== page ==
Why Do Plants Bend Towards Light?


Plants need sunlight to create energy. That energy, in turn, enables the plants to create the food or nutrition it needs to grow and produce flowers or bear fruit. Plants are a source of beauty, food and oxygen on earth. Whether plants grow wild or are carefully cultivated on farms, in gardens or even indoors, they all need the sun to varying degrees.


Photosynthesis is the process used by plants to convert light energy into chemical energy. Plants convert energy from the sun into oxygen and carbohydrates such as sugar, glucose and cellulose and starch, which provide nourishment and allow them to grow. The plants use carbon dioxide and water from our atmosphere along with the sun. The process of photosynthesis can only happen in the presence of sunlight.


It's not your imagination, plants do bend toward the sun. This is called phototropism and was first observed and explained by scientist Charles Darwin. The plant movement--tropisms--happens so slowly that you might not realize the plant is bending for several days. But plants do move toward light to capture the energy needed for photosynthesis. Darwin reported explained the phenomenon in his book, "The Power of Movement in Plants," in 1880. He conducted experiments using grass sheaths and concluded that plants moved toward the sun.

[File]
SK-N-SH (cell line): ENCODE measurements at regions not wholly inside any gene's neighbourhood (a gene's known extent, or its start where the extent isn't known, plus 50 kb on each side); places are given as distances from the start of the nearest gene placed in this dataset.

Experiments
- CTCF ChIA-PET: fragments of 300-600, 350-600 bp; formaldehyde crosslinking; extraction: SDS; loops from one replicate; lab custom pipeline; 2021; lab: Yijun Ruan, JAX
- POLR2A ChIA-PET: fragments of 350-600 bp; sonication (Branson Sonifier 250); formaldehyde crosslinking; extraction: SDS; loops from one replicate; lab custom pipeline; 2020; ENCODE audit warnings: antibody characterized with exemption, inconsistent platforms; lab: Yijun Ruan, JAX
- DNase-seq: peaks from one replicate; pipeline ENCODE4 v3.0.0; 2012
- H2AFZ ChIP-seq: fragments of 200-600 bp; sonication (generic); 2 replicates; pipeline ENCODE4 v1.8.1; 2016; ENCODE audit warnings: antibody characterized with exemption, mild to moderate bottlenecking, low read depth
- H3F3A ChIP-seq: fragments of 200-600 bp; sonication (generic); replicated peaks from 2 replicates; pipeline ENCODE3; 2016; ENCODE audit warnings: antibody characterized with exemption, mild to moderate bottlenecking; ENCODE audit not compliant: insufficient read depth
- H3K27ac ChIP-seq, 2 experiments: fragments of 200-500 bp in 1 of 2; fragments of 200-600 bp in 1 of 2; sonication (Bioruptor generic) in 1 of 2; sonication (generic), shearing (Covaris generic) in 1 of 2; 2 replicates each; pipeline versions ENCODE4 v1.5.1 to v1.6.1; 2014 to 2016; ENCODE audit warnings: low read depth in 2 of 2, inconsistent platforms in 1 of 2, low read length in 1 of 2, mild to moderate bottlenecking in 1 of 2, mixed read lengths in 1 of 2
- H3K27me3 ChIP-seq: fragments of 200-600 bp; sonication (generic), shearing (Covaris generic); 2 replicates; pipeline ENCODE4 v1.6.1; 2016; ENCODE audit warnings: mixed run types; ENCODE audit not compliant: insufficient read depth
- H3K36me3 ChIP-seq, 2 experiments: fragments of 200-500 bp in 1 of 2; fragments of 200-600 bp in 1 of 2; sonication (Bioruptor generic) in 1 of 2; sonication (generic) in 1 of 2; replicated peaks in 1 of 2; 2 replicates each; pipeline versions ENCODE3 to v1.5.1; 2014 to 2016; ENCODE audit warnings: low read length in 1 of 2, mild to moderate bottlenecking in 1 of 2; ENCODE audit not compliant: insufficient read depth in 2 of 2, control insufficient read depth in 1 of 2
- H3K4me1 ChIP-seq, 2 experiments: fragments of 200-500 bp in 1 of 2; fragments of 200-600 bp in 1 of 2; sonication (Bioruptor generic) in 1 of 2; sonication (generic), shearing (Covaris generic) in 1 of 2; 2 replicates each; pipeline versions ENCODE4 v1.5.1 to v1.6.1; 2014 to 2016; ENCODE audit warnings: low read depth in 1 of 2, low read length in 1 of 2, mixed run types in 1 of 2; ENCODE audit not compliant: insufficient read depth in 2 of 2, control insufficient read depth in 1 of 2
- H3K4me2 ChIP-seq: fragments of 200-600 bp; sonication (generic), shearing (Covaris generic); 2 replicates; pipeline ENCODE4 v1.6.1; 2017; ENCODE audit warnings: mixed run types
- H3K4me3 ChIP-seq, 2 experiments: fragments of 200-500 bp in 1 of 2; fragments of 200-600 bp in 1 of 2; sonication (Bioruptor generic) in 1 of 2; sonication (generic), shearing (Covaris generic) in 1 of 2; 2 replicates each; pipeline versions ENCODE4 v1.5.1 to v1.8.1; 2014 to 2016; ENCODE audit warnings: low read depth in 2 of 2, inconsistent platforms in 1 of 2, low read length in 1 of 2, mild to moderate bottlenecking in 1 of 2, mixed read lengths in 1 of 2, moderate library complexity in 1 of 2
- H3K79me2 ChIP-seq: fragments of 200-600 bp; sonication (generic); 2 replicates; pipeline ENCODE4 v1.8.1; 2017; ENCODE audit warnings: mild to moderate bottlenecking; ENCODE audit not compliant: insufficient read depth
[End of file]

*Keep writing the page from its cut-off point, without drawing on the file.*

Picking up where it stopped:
How it Works

Darwin found that plant cells on the side of the plant receiving little or no light eventually elongate. This allows the plant to bend in the direction of the light source. Since Darwin's time, other researchers have found that auxins, plant hormones also called indoleacetic acid, on the dark side of the plant are what cause the plant to bend. One of the more common examples of phototropic plants is the sunflower, which always follows the direction of sun. Marigolds, morning glories and day lilies also are natural sundials, because they follow the sun.

Other Effects

Plants detect sunlight through macromolecules called photo receptors. It is interesting to note that while the top or visible part of the plant moves toward the light, the roots of the plant grow away from sunlight.

Shade Plants

Though all plants need sunlight, some plants are considered shade plants because they do not tolerate full sun. The leaves of a shade plant are thinner, often wider or bigger, and have more chlorophyll than the leaves of sun-loving plants. As a result, shade plants can harvest sunlight more efficiently at low light levels. The leaves of sun plants, however, have a higher light saturation point and a "maximum rate of photosynthesis," according to John King, author of "Reaching for the Sun: How Plants Work."

Keywords: photosynthesis, bend toward sunlight, phototropism